Time to reconsider: Voting machine controversy won't go away
The controversy over Bucks County's use of suspect electronic voting machines is not going
away; and with a growing mountain of evidence suggesting that the machines harbor some serious flaws we think it is now incumbent
upon the county commissioners to revisit their decision to purchase the machines two years ago.
We supported the comissioners' decision back then, believing it had been made on the basis
of good information and a thorough review even though the vote to purchase more than 700 Danaher electronic machines for about
$3.8 million was soundly criticized, particularly by a group known as the Coalition for Voting Integrity. The coalition has
never ceased in its efforts to have the Danaher machines – which they say are vulnerable to hacking and produce no paper
record of the votes actually cast – tossed out in favor of a system using optically scanned paper ballots. Paper ballots
may seem to some like a step backward, but opponents of the elctronic machines insist such ballots represent the best way
to reassure voters that their choices are accurately recorded.
This week a standing-room-only crowd of some 100 citizens – and there were more who
couldn't be physically accommodated in the room – packed the commissioners meeting with a single purpose in mind: to
convince Republican Commissoners Jim Cawley and Charley Martin and Democrat Diane Marseglia to support a federal bill that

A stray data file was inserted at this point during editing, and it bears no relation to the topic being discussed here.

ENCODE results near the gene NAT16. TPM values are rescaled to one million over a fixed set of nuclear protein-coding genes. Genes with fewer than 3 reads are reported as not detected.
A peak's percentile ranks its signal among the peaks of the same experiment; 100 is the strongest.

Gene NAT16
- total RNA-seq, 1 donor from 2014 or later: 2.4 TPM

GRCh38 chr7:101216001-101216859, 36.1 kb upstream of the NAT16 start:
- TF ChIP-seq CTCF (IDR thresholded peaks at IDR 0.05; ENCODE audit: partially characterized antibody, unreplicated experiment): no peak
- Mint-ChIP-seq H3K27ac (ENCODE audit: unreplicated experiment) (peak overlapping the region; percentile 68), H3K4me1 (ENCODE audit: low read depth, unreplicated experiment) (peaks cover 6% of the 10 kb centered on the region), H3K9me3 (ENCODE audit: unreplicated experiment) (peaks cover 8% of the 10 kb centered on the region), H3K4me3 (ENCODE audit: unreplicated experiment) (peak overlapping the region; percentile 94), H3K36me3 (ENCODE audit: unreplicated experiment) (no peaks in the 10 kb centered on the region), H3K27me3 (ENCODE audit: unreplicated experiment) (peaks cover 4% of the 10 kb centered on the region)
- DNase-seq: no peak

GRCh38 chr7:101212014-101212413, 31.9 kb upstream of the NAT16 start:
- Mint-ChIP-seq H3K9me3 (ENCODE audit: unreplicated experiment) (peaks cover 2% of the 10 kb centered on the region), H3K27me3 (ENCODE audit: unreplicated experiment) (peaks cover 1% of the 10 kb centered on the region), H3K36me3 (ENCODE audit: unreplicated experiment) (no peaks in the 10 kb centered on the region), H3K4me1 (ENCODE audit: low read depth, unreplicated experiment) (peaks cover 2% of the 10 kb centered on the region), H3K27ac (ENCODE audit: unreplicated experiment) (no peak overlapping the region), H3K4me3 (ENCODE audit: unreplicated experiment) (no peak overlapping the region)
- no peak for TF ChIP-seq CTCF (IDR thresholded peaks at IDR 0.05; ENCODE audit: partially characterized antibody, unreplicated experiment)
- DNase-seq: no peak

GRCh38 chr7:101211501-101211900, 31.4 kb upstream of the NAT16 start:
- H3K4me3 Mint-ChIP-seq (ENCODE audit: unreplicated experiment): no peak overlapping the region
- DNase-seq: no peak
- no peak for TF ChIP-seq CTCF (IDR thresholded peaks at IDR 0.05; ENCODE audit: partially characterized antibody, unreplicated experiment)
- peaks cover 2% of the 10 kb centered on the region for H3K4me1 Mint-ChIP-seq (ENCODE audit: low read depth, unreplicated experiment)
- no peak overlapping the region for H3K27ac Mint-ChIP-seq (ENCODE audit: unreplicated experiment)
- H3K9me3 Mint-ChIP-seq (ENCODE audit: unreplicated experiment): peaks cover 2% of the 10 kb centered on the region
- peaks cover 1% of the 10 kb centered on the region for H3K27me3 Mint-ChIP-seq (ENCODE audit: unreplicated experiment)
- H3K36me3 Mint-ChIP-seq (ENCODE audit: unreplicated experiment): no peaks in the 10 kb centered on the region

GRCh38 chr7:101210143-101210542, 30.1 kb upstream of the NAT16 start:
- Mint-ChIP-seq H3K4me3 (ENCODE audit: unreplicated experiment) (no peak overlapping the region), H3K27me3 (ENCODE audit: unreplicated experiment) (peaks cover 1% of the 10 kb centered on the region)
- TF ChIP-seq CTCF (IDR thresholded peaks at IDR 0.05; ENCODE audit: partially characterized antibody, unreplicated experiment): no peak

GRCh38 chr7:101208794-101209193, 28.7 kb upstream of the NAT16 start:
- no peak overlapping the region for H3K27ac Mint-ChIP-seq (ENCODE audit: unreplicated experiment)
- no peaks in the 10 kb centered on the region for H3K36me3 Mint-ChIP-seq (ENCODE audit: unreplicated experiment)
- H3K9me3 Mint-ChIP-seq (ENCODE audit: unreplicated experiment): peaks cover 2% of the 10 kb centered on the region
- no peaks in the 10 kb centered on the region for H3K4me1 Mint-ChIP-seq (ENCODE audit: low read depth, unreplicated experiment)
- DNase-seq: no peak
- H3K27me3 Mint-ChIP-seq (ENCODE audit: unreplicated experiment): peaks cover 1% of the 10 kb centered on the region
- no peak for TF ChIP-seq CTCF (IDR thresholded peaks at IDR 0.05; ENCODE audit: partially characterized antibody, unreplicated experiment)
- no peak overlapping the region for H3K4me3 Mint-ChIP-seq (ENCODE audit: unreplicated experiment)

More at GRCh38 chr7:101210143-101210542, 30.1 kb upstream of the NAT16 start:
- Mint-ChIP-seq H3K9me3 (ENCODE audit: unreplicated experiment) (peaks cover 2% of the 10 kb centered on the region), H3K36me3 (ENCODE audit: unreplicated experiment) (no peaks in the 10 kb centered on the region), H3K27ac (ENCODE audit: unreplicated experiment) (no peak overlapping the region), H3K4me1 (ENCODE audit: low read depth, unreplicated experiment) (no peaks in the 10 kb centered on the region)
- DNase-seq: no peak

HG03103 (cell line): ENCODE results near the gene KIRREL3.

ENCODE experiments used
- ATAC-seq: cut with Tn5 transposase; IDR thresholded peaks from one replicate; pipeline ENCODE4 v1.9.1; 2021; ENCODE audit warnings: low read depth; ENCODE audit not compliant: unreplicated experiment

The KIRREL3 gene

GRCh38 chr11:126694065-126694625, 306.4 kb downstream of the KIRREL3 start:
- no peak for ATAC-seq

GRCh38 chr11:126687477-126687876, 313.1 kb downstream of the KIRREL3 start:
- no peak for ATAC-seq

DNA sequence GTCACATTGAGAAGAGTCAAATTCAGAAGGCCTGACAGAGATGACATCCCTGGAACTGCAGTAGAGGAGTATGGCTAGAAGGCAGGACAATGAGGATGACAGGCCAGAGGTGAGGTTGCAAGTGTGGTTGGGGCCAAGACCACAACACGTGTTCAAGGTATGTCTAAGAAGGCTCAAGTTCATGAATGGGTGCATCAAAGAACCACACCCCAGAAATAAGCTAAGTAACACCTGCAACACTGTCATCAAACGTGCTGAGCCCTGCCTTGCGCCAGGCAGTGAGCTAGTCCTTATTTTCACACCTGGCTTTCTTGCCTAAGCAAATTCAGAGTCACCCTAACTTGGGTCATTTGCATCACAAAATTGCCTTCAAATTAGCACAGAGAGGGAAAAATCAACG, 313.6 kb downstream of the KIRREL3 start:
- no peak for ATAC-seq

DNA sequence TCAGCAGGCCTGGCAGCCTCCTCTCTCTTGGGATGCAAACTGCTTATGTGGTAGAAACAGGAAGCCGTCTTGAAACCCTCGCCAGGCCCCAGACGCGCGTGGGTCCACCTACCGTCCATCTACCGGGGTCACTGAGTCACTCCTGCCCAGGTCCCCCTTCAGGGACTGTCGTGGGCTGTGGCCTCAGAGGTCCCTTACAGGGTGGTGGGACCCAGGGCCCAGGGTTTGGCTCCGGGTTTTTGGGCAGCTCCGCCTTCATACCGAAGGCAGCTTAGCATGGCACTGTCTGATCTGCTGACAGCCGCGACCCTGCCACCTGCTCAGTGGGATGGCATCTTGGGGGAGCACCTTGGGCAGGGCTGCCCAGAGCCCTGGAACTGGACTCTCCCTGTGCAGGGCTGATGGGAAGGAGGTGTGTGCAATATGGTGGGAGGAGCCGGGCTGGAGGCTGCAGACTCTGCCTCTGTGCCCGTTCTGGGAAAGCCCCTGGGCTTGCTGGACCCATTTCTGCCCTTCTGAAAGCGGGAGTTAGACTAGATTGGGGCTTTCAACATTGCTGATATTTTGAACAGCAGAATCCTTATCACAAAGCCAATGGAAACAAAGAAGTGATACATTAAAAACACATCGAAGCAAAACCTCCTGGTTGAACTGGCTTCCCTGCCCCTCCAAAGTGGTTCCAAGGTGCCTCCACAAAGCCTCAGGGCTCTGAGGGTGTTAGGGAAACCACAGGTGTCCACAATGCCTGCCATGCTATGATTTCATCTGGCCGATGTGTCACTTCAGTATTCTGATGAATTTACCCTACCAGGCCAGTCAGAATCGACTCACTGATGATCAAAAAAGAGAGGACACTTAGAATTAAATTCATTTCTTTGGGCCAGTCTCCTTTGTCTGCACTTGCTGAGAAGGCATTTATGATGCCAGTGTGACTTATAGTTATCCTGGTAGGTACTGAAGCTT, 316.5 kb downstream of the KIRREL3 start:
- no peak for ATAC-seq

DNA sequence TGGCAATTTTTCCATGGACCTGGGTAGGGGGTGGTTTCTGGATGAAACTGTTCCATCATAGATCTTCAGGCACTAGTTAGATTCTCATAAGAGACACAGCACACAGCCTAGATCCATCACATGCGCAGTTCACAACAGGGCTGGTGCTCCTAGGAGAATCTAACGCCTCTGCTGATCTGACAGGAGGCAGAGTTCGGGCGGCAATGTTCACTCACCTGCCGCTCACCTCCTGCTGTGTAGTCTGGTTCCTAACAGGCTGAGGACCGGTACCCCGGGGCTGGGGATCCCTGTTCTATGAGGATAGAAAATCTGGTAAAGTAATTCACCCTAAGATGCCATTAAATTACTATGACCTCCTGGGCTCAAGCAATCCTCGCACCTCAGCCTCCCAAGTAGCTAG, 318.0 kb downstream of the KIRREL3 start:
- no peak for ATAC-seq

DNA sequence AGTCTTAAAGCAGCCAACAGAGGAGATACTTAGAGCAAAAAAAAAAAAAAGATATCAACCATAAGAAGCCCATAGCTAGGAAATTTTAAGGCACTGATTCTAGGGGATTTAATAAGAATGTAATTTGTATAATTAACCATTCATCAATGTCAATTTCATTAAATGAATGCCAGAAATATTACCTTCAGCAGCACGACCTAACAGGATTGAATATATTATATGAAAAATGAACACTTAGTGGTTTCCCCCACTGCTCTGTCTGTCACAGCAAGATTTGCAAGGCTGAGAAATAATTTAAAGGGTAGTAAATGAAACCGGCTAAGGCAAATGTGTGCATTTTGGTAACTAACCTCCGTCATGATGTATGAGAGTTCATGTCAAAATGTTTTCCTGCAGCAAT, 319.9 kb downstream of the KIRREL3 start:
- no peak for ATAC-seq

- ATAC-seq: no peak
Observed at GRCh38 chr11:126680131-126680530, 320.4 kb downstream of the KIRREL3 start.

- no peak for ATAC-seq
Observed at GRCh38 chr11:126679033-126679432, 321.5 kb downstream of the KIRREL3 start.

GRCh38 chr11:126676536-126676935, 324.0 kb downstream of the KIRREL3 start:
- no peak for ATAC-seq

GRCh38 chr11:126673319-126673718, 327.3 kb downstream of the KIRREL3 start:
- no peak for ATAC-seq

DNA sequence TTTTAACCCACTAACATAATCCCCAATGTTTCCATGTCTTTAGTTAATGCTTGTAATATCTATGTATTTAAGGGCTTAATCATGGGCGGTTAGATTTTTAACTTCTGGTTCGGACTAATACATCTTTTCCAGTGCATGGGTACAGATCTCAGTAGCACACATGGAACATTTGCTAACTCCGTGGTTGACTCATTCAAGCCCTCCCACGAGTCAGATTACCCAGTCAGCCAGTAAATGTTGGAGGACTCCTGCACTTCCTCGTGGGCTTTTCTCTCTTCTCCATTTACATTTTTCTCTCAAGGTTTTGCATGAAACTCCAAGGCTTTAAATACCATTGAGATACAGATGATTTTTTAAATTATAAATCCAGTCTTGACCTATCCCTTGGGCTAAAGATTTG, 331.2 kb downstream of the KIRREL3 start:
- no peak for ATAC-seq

would reimburse counties for the cost of replacing electronic voting machines with a paper ballot voting system. Cawley and
Martin refused, noting they weren't sure the bill would really reimburse counties based on comments made by county chief operating
officer Dave Sanko. A spokesman for Bucks Congressman Patrick Murphy, a co-sponsor of the bill, disputed Sanko's analysis.
More and more unfavorable information is coming to light about electronic voting machines,
including from watchdog group Common Cause. It would seem that this is no time for the Republican commissioners to turn a
deaf ear (some might say an arrogant deaf ear) to an issue that clearly has a lot of county residents upset. A longtime committeewoman,
who has been voting for 60 years, said at the meeting, "I always had faith that my vote was counted accurately, and I do not
have that confidence now." We don't believe that's an isolated sentiment. A number of other states have already decided that
electronic voting machines are just too fraught with demonstrated and/or potential problems and have decertified their use.
Costs have to be considered. The county has already spent going on $4 million to buy the Danaher
machines and just approved almost $100,000 to extend the machines' warranty for another year. The House bill as drafted would
authorize $500 million in federal funds for the switch away from electronic machines, but even if it doesn't cover the entire
cost or the bill doesn't pass at all, there's something more important than money going on here. Accurate voting goes to the
very heart of what this country is all about.
The electronic voting machines were sold to the public as accurate, easy to use and a major
improvement over the mechanical machines they replaced. They are easy to use. But their superiority to the old lever machines
as far as yielding a true picture of voter sentiment remains to be proven.
The Republican commissioners can no longer turn their backs on this. They were elected to
serve the voters who elected them. By maintaining there is no problem, they are serving only themselves.